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Effects of Vitamin A Overdose on the Immune System in Rats

Sawsan H Mahassni and Nahla Ali Al-Shaikh
Department of Biochemistry, King Abdulaziz University, Jeddah, Saudi Arabia.
Abstract—Of all the body¡¯s systems, the immune system responds more sensitively to subtle changes in the nutritional status. One nutrient that possesses known and potential effects on health and the immune response is vitamin A. This study investigates the effects of vitamin A administration above dietary requirements on some cells of the immune system in healthy male rats. A 105 male Wister rats were divided equally into three groups (control and two experimental). Test groups were orally administered with vitamin A at two different concentrations (8,000 and 15,000 IU/kg body weight) for 21 days, while the control group was not administered with vitamin A. Blood samples were collected from all rats and assayed for the different cells and antibodies. Compared to their respective controls, total white blood cells and neutrophil counts were significantly increased, while the basophil and total lymphocyte counts were decreased after low dose vitamin A administration. Vitamin A did not affect NK, T, and B lymphocyte cell counts; eosinophils, platelets, and monocytes counts; IgA and IgG concentrations; or hemoglobin and vitamin A concentrations. Therefore, vitamin A affected the immune system in specific ways and these results may be extrapolated to modulate the immune response in humans.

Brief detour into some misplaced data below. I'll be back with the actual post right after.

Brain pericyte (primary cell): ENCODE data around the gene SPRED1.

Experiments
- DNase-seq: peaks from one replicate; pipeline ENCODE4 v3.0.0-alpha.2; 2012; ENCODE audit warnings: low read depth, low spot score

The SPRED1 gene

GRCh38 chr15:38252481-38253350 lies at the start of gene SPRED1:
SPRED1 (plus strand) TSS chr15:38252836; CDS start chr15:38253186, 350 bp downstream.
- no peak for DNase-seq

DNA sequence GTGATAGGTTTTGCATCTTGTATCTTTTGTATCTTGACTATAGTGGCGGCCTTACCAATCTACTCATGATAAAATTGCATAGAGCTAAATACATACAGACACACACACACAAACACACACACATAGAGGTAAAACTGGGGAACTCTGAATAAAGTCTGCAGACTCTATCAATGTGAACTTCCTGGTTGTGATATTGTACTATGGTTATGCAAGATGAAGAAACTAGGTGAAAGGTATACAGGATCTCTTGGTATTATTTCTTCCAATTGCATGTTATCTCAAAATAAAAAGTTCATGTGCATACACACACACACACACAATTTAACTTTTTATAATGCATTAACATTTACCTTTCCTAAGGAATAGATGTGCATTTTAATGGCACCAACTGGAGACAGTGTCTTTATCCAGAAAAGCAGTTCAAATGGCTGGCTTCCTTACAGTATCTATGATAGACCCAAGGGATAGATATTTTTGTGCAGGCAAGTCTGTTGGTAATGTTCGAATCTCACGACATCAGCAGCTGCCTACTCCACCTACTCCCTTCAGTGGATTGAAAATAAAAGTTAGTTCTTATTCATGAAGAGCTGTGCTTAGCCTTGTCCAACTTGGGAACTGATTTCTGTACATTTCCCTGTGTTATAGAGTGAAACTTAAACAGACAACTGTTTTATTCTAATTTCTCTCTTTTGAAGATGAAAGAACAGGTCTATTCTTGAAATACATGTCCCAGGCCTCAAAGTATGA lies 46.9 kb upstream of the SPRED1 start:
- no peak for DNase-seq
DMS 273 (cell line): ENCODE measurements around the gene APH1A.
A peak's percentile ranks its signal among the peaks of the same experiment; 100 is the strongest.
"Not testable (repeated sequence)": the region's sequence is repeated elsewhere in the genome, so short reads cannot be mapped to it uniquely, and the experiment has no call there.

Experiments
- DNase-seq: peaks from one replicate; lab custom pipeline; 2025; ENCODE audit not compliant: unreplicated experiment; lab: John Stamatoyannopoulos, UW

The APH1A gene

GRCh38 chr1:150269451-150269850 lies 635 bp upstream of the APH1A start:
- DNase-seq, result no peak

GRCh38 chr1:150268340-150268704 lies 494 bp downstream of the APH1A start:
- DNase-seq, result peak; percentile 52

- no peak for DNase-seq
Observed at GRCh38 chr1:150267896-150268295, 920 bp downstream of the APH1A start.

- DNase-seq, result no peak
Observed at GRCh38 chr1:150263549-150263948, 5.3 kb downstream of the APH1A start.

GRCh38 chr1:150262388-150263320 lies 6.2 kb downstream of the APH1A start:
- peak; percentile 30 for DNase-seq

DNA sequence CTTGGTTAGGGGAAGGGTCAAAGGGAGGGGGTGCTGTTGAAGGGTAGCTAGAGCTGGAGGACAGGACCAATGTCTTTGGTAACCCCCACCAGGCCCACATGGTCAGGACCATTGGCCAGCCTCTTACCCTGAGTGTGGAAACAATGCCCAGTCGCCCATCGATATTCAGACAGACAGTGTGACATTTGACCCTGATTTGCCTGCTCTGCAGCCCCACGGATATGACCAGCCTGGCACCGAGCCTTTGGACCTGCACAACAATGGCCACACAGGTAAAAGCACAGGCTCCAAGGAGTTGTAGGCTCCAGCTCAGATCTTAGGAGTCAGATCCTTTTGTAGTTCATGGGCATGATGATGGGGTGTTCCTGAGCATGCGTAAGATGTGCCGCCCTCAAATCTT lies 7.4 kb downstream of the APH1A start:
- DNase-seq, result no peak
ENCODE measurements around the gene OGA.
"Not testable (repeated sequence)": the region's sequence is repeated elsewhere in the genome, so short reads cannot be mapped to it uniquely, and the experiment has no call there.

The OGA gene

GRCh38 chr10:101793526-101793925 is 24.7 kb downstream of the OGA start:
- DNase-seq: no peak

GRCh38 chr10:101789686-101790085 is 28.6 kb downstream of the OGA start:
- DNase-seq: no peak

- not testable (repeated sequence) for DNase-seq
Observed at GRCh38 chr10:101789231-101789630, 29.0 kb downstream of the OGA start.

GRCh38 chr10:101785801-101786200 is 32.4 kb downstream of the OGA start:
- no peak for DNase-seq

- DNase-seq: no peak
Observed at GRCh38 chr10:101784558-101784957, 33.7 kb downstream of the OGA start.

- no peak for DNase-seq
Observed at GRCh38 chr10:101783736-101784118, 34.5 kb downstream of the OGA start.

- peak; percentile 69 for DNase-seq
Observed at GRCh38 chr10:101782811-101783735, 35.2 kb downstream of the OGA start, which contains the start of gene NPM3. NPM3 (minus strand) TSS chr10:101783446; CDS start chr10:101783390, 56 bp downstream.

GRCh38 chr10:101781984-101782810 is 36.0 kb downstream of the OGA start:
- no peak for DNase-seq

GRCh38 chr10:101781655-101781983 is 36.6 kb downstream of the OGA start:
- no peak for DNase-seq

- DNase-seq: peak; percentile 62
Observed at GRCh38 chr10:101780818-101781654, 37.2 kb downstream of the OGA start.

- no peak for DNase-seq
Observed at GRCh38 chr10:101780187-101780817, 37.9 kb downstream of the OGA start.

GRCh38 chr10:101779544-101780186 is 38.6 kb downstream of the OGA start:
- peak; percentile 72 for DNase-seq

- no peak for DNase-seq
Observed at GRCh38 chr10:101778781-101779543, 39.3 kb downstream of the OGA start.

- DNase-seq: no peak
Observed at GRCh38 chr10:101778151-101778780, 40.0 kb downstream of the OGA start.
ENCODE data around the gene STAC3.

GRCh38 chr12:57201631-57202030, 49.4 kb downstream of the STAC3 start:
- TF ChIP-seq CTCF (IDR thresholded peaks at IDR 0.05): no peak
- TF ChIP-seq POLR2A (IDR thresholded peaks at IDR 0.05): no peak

Index Terms—Vitamin A overdose, Rat Immune System, White blood cells, Lymphocytes, Neutrophils

Cite: Sawsan H Mahassni and Nahla Ali Al-Shaikh, "Effects of Vitamin A Overdose on the Immune System in Rats," International Journal of Pharma Medicine and Biological Sciences, Vol. 2, No. 4, pp. 80-91, October 2013.
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